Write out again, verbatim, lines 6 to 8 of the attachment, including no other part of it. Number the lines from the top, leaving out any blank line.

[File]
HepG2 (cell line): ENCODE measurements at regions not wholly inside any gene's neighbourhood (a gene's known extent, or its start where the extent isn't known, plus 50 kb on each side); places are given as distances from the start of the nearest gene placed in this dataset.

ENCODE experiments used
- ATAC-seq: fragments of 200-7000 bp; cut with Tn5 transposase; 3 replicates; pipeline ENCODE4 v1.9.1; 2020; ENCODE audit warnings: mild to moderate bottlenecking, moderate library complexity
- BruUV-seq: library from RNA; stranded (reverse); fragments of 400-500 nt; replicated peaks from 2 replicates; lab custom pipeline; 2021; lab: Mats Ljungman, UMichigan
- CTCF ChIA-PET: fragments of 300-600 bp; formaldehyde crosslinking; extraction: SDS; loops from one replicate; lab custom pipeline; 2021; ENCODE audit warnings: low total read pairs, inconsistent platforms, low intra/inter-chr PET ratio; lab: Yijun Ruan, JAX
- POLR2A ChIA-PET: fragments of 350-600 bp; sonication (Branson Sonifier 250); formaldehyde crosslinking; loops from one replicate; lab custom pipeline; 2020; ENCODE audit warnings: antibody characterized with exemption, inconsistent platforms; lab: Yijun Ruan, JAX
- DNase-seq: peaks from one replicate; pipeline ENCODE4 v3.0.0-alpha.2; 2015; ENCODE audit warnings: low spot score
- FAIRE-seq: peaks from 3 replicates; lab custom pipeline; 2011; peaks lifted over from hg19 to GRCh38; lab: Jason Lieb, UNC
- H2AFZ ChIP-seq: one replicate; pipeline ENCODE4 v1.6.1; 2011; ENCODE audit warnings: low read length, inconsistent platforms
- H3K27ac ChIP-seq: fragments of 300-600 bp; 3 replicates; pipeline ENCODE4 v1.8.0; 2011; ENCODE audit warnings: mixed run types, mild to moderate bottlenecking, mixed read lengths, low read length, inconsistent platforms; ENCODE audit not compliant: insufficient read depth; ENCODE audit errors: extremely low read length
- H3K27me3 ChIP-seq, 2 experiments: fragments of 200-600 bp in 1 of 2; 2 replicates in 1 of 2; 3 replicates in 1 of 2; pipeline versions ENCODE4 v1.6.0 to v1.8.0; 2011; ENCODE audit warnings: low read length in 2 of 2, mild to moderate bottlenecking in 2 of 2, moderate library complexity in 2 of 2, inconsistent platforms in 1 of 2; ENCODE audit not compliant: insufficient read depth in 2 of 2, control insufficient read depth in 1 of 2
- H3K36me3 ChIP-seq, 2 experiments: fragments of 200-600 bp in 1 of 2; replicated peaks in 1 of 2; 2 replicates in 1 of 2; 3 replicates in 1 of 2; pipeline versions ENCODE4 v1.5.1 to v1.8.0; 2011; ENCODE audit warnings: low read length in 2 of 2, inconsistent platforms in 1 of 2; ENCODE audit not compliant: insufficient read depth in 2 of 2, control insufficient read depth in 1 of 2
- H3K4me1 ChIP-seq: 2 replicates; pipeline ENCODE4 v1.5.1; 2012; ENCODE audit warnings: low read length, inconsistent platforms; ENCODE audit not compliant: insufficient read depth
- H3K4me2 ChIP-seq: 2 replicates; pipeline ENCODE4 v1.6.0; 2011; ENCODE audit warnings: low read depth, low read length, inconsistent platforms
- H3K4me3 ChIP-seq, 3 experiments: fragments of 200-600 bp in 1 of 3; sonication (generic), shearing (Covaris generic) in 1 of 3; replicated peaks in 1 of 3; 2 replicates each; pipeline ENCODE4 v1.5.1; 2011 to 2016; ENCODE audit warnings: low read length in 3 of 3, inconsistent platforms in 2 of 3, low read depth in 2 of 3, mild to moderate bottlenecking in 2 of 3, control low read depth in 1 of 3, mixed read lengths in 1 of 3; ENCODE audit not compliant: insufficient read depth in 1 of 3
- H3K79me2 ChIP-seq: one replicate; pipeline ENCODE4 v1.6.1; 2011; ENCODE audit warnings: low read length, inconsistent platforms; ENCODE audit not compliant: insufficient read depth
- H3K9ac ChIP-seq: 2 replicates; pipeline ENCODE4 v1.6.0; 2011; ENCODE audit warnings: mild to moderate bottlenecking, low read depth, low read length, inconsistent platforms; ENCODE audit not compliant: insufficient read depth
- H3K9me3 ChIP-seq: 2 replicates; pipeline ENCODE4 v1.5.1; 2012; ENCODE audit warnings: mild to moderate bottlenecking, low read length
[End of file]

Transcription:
- POLR2A ChIA-PET: fragments of 350-600 bp; sonication (Branson Sonifier 250); formaldehyde crosslinking; loops from one replicate; lab custom pipeline; 2020; ENCODE audit warnings: antibody characterized with exemption, inconsistent platforms; lab: Yijun Ruan, JAX
- DNase-seq: peaks from one replicate; pipeline ENCODE4 v3.0.0-alpha.2; 2015; ENCODE audit warnings: low spot score
- FAIRE-seq: peaks from 3 replicates; lab custom pipeline; 2011; peaks lifted over from hg19 to GRCh38; lab: Jason Lieb, UNC